In the early hours of August 1, Little was seized in his rooming house bed by six masked men.  The beat him, tied him behind an automobile and dragged him out of town to railroad bridge.  There he was beaten again, and by some accounts castrated, before being hung from the trestle.  A note was pinned on him written in red crayon reading, “Others Take Notice. First and Last Warning,” and including the initials of several other IWW men and strike leaders.  The note was signed 3-7-77, the code used by the Virginia City Vigilance Committee more than four decades earlier.
The event was staged to look like it was the spontaneous act of outraged citizens acting in a time honored Western tradition.  Local police made no attempts to locate or identify the masked men and no charges were ever brought.  There is, however, considerable circumstantial evidence that the lynching was the well planned work of the Pinkertons at the bidding of the Copper barons and that the motive was not patriotism but as Big Bill Haywood said, “…because there is a strike in Butte, and he was helping to win it.”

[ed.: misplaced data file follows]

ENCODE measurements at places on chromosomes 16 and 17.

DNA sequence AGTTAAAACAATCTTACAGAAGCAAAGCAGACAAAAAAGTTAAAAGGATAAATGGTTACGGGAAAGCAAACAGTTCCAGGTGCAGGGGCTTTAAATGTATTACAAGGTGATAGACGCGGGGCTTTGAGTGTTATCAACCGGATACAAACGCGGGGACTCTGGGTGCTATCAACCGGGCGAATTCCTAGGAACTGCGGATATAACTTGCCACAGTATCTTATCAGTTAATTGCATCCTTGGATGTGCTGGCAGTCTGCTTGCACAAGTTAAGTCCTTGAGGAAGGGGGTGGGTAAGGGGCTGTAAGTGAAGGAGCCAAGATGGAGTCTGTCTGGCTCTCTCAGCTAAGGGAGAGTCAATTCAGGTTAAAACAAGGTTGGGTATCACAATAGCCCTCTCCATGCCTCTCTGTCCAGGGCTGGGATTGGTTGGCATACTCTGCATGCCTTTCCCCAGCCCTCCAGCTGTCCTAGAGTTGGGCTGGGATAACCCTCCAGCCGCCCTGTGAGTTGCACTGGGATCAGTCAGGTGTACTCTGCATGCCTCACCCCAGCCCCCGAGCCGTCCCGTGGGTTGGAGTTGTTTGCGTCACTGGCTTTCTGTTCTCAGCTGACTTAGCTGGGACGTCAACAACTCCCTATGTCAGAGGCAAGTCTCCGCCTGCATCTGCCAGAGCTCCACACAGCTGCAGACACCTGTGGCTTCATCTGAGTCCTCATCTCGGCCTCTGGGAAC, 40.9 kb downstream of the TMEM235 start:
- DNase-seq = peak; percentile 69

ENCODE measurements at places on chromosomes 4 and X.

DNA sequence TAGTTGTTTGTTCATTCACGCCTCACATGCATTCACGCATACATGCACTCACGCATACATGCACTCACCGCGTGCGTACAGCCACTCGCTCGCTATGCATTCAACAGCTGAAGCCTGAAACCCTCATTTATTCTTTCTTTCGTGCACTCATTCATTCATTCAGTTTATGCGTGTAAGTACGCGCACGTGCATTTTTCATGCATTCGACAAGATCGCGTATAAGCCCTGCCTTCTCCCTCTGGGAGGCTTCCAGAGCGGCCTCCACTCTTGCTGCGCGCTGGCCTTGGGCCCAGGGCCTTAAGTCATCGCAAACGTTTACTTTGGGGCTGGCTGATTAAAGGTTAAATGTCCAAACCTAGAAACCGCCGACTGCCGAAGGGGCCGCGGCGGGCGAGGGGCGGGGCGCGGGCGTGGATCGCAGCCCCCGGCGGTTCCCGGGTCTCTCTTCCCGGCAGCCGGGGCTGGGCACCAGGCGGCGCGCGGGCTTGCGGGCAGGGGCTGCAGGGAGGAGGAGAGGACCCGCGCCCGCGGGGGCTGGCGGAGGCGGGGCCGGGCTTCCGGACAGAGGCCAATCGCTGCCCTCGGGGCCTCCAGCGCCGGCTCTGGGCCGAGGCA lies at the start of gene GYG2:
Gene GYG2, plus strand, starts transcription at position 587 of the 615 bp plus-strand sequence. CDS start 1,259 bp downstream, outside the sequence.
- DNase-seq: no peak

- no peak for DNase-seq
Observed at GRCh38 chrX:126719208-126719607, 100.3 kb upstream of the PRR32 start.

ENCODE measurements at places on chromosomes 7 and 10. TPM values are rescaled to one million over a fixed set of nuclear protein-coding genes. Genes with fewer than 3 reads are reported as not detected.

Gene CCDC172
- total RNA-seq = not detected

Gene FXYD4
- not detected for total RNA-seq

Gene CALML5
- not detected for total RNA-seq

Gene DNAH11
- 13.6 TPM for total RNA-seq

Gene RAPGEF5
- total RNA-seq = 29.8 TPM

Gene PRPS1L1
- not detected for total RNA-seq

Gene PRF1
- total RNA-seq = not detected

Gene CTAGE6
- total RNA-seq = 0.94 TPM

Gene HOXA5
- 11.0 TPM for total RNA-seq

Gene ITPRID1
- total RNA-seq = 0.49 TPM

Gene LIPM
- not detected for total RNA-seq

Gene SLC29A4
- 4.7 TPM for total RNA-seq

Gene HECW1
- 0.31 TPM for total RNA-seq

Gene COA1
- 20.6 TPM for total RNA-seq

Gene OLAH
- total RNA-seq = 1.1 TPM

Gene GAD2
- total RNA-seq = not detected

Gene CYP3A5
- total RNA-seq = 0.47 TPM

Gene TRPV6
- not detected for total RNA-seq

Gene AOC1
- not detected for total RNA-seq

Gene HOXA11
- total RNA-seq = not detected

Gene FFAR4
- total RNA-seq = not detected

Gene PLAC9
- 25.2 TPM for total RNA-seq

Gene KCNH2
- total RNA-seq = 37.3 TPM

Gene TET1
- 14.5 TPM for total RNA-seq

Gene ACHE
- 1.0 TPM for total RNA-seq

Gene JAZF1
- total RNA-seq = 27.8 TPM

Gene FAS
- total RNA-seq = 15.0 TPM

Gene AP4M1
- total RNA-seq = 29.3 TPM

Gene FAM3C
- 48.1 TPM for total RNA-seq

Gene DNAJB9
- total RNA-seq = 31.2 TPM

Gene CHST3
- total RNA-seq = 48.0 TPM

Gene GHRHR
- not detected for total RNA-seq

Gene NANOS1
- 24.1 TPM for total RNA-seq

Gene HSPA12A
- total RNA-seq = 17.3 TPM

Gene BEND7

It turned out that Ralph Chaplin’s predictions were to come true.  After Little’s murder Montana declared martial law in Butte.  Union leaders and “traitors were rounded up and arrested.  Both the strike and the IWW local were smashed.
And that was just the harbinger of sweeping action against the IWW and its leadership across the country.  Halls were raided, including the IWW Headquarters in Chicago, which was ransacked.  IWW newspapers and pamphlets were banned from the mails.  Foreign born members were seized and deported under the infamous Alien Acts, the legacy of John Adams’s long past crusade against the Jeffersonian Republican enemies.
After the Bolshevik Revolution in Russia, which IWW leaders like Heywood openly admired, a Red Scare carried the repression on even after the war.  In 1919 101 IWW leaders were arrested and charged with sedition in Chicago and another 40 at Leavenworth, Kansas.  That included virtually the entire leadership of the union including Haywood and Chaplain.  Heywood would notoriously skip bond and go to the Soviet Union to avoid trial, for which old time Wobblies never forgave him.  Chaplain, who had foreseen it all, was among those who spent years behind bars.